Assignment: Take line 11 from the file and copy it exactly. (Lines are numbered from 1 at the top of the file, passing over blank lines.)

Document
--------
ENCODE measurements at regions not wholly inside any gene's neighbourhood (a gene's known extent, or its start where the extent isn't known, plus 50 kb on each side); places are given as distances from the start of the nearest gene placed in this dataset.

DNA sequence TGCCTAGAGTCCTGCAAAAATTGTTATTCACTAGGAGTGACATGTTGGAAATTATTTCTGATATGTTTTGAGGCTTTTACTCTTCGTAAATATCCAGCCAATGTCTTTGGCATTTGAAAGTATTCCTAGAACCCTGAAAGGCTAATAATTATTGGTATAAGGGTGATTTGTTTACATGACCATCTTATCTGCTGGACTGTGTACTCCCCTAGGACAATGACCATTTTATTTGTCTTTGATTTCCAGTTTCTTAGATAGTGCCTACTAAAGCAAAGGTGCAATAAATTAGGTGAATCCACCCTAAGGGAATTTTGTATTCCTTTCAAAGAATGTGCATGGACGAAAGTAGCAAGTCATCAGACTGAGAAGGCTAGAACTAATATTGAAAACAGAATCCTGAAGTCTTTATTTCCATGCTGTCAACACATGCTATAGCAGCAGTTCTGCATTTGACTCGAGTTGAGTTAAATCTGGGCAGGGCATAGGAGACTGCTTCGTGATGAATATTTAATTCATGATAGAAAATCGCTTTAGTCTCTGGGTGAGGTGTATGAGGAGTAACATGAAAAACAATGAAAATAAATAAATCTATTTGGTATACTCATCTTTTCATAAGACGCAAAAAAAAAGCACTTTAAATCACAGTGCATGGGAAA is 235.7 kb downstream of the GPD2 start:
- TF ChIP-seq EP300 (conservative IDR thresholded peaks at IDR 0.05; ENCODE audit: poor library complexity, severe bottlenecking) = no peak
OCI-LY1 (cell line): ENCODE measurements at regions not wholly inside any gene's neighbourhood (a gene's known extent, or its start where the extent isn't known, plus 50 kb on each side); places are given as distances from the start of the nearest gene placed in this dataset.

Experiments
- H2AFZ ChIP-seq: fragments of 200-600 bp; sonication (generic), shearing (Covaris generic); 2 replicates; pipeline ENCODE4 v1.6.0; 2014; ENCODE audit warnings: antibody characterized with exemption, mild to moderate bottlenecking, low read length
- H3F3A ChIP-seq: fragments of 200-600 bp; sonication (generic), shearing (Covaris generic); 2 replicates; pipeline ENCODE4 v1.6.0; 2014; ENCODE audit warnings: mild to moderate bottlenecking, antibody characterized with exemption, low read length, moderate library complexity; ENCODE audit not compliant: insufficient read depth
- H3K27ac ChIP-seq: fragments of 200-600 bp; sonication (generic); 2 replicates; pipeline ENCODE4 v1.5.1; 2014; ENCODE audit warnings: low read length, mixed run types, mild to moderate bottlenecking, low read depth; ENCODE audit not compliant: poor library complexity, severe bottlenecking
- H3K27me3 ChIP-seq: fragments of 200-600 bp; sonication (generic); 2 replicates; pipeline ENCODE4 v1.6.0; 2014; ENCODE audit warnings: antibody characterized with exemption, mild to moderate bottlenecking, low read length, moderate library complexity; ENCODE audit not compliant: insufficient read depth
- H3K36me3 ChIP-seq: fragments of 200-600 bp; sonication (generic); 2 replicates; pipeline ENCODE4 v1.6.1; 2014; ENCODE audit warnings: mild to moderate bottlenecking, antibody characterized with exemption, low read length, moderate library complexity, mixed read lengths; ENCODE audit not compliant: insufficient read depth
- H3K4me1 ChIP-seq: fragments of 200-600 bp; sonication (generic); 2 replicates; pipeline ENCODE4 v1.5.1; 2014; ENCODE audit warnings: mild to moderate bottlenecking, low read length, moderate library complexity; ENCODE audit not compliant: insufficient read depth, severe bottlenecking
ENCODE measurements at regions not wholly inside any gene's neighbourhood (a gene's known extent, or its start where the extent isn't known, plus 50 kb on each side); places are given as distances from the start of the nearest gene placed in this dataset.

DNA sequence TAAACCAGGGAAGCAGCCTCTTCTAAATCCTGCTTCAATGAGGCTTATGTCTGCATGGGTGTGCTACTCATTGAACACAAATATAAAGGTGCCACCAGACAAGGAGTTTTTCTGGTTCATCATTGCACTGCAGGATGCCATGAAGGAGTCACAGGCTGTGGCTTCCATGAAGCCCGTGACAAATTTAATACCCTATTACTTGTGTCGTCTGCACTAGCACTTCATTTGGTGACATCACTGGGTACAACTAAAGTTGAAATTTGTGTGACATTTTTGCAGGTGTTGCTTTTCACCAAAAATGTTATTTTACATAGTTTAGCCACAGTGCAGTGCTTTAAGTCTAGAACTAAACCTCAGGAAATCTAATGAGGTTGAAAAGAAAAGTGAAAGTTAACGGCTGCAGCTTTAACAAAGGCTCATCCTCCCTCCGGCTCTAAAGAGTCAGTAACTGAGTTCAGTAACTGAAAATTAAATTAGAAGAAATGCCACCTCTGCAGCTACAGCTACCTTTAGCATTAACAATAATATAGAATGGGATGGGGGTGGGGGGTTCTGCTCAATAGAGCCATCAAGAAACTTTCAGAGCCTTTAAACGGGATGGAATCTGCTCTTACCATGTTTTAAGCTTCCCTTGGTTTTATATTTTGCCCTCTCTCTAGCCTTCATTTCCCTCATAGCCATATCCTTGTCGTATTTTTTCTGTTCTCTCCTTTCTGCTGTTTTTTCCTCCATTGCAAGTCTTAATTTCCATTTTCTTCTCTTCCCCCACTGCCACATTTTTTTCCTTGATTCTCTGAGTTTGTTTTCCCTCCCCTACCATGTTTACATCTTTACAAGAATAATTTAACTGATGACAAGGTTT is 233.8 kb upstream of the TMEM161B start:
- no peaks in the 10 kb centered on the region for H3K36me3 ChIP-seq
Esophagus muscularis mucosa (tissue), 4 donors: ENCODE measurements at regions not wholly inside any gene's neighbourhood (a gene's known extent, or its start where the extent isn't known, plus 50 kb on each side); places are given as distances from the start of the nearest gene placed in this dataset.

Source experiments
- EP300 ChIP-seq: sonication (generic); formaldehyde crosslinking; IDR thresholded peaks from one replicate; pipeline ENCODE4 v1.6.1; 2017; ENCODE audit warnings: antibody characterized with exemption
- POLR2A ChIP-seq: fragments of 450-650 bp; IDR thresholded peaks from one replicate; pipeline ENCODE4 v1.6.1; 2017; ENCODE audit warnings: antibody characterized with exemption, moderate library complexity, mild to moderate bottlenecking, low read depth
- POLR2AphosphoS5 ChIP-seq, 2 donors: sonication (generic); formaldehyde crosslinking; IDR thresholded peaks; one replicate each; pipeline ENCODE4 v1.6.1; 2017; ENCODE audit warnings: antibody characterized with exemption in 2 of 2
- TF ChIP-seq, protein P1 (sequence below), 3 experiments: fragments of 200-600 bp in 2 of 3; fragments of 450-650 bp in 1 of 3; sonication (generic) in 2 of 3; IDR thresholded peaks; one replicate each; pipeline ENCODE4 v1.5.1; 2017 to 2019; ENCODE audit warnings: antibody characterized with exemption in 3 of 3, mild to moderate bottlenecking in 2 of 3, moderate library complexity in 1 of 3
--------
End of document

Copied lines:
- H3K4me1 ChIP-seq: fragments of 200-600 bp; sonication (generic); 2 replicates; pipeline ENCODE4 v1.5.1; 2014; ENCODE audit warnings: mild to moderate bottlenecking, low read length, moderate library complexity; ENCODE audit not compliant: insufficient read depth, severe bottlenecking